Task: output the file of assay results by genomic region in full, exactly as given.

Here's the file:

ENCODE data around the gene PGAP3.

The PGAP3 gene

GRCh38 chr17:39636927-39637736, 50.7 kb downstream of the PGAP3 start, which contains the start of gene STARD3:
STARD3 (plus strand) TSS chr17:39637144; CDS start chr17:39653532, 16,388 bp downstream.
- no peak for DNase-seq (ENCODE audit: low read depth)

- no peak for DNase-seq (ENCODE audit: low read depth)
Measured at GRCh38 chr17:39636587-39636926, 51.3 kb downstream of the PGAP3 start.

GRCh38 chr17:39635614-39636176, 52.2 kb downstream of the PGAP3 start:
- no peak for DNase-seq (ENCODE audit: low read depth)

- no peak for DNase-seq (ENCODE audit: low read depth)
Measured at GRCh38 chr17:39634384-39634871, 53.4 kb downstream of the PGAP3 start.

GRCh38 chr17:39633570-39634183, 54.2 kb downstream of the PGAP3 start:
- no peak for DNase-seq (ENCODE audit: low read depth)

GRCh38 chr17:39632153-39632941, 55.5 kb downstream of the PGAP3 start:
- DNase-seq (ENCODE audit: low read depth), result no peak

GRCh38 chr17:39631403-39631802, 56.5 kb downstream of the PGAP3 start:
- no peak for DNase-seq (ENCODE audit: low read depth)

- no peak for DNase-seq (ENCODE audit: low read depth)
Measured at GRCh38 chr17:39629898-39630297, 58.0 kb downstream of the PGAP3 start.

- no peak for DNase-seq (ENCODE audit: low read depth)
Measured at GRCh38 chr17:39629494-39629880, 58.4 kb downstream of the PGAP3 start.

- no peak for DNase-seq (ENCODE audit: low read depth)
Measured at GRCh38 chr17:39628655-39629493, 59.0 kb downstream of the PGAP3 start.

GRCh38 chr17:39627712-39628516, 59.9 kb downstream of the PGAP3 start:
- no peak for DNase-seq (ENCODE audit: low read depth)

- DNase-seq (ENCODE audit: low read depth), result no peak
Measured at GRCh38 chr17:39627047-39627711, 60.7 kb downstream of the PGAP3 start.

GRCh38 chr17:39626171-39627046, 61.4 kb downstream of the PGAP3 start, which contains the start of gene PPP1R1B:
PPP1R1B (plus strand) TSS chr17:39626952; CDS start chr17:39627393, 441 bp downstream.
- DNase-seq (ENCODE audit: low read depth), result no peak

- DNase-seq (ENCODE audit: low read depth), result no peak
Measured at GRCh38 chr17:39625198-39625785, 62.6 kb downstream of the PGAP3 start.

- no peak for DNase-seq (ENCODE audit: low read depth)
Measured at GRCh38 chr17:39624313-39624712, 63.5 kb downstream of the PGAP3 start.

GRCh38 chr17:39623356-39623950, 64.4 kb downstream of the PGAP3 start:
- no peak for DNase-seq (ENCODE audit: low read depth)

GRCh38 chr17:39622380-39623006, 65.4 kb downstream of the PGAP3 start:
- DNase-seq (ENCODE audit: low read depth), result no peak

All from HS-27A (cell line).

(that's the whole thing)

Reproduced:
ENCODE data around the gene PGAP3.

The PGAP3 gene

GRCh38 chr17:39636927-39637736, 50.7 kb downstream of the PGAP3 start, which contains the start of gene STARD3:
STARD3 (plus strand) TSS chr17:39637144; CDS start chr17:39653532, 16,388 bp downstream.
- no peak for DNase-seq (ENCODE audit: low read depth)

- no peak for DNase-seq (ENCODE audit: low read depth)
Measured at GRCh38 chr17:39636587-39636926, 51.3 kb downstream of the PGAP3 start.

GRCh38 chr17:39635614-39636176, 52.2 kb downstream of the PGAP3 start:
- no peak for DNase-seq (ENCODE audit: low read depth)

- no peak for DNase-seq (ENCODE audit: low read depth)
Measured at GRCh38 chr17:39634384-39634871, 53.4 kb downstream of the PGAP3 start.

GRCh38 chr17:39633570-39634183, 54.2 kb downstream of the PGAP3 start:
- no peak for DNase-seq (ENCODE audit: low read depth)

GRCh38 chr17:39632153-39632941, 55.5 kb downstream of the PGAP3 start:
- DNase-seq (ENCODE audit: low read depth), result no peak

GRCh38 chr17:39631403-39631802, 56.5 kb downstream of the PGAP3 start:
- no peak for DNase-seq (ENCODE audit: low read depth)

- no peak for DNase-seq (ENCODE audit: low read depth)
Measured at GRCh38 chr17:39629898-39630297, 58.0 kb downstream of the PGAP3 start.

- no peak for DNase-seq (ENCODE audit: low read depth)
Measured at GRCh38 chr17:39629494-39629880, 58.4 kb downstream of the PGAP3 start.

- no peak for DNase-seq (ENCODE audit: low read depth)
Measured at GRCh38 chr17:39628655-39629493, 59.0 kb downstream of the PGAP3 start.

GRCh38 chr17:39627712-39628516, 59.9 kb downstream of the PGAP3 start:
- no peak for DNase-seq (ENCODE audit: low read depth)

- DNase-seq (ENCODE audit: low read depth), result no peak
Measured at GRCh38 chr17:39627047-39627711, 60.7 kb downstream of the PGAP3 start.

GRCh38 chr17:39626171-39627046, 61.4 kb downstream of the PGAP3 start, which contains the start of gene PPP1R1B:
PPP1R1B (plus strand) TSS chr17:39626952; CDS start chr17:39627393, 441 bp downstream.
- DNase-seq (ENCODE audit: low read depth), result no peak

- DNase-seq (ENCODE audit: low read depth), result no peak
Measured at GRCh38 chr17:39625198-39625785, 62.6 kb downstream of the PGAP3 start.

- no peak for DNase-seq (ENCODE audit: low read depth)
Measured at GRCh38 chr17:39624313-39624712, 63.5 kb downstream of the PGAP3 start.

GRCh38 chr17:39623356-39623950, 64.4 kb downstream of the PGAP3 start:
- no peak for DNase-seq (ENCODE audit: low read depth)

GRCh38 chr17:39622380-39623006, 65.4 kb downstream of the PGAP3 start:
- DNase-seq (ENCODE audit: low read depth), result no peak

All from HS-27A (cell line).